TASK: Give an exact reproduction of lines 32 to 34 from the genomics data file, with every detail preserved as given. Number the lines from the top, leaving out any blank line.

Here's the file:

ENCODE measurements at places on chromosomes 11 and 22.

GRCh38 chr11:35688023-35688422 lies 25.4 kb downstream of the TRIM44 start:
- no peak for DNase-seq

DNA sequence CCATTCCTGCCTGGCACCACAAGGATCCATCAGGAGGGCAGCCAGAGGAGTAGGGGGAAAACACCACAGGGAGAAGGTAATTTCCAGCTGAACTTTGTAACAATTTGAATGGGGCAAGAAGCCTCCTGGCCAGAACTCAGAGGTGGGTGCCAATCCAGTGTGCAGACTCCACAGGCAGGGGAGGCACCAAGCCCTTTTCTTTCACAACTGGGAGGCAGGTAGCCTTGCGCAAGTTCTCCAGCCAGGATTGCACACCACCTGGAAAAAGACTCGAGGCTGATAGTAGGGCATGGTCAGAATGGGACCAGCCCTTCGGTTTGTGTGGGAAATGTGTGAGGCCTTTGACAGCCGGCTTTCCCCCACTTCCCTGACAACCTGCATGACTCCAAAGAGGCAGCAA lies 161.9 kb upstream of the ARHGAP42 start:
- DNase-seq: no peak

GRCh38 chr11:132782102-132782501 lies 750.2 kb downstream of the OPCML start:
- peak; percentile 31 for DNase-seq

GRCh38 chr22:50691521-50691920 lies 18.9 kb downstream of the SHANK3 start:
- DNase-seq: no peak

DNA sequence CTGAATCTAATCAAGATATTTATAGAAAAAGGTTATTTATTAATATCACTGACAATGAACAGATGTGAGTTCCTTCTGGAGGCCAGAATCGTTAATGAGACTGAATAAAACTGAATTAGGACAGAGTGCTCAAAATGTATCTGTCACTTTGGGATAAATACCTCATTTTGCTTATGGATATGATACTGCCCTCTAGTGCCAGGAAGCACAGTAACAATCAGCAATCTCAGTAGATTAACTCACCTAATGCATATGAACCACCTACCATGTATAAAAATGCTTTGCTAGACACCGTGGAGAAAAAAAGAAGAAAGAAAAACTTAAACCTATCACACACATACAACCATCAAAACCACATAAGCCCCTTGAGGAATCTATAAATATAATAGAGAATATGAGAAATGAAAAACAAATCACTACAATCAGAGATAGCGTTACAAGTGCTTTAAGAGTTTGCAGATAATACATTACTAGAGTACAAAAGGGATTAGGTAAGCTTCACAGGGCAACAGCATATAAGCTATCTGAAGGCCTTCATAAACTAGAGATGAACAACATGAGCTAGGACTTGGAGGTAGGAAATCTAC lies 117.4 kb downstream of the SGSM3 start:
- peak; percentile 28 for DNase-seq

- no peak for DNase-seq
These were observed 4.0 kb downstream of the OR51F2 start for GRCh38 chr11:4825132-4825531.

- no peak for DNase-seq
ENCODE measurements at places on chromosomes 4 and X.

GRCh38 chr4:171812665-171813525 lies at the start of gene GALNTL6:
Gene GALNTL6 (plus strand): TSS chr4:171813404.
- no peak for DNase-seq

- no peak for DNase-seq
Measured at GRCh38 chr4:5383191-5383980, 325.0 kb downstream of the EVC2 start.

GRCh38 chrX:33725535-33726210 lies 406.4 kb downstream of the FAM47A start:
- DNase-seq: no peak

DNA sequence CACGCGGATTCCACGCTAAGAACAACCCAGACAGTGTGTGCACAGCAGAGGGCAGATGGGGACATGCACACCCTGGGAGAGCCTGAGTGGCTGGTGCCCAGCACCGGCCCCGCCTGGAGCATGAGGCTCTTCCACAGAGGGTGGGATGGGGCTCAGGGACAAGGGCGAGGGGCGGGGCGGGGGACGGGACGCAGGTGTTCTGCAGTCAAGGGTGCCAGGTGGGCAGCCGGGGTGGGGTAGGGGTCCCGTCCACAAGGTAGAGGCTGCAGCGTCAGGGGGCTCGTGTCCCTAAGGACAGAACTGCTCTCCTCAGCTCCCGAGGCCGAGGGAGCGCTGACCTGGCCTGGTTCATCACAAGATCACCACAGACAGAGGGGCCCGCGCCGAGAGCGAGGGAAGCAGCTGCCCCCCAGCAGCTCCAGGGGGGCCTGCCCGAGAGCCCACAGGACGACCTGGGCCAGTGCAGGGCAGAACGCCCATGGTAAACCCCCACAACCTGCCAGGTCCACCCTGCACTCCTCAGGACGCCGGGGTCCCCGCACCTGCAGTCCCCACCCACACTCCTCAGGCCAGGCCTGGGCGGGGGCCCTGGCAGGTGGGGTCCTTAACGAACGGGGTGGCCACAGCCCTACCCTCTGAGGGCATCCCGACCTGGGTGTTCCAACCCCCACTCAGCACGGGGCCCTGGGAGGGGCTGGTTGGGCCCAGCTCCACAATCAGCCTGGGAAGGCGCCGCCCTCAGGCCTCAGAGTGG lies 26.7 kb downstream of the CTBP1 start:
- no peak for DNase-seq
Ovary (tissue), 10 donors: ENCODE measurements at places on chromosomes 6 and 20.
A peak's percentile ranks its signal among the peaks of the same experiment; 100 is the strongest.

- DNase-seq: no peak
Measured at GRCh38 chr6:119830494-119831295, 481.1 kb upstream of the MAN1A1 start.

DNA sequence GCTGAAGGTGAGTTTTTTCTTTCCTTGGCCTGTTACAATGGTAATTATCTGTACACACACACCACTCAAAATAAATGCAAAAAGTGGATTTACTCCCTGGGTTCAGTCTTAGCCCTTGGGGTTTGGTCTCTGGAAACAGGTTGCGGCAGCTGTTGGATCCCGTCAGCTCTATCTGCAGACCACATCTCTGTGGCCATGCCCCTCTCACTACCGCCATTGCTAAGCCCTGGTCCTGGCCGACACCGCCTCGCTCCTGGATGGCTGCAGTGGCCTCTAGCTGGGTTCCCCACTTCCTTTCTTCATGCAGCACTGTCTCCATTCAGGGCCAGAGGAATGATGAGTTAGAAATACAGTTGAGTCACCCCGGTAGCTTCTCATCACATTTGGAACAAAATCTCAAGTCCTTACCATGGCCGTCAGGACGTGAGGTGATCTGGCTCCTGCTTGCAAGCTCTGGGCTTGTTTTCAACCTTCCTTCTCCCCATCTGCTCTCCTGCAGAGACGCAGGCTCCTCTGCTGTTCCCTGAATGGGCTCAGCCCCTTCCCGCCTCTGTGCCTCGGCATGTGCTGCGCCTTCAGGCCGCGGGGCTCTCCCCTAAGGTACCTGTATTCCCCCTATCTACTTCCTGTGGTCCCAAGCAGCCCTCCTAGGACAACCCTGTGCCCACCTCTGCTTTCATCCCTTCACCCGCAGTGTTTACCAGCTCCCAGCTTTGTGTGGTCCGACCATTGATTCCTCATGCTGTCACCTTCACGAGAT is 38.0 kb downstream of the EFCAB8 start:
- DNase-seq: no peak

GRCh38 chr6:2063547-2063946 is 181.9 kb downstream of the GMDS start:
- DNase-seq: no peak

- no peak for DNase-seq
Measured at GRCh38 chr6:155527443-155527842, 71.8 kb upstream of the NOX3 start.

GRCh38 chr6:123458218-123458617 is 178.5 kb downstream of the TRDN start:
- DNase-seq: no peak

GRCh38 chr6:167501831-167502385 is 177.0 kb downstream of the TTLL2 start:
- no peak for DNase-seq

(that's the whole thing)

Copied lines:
- DNase-seq: no peak

- no peak for DNase-seq
Measured at GRCh38 chr6:155527443-155527842, 71.8 kb upstream of the NOX3 start.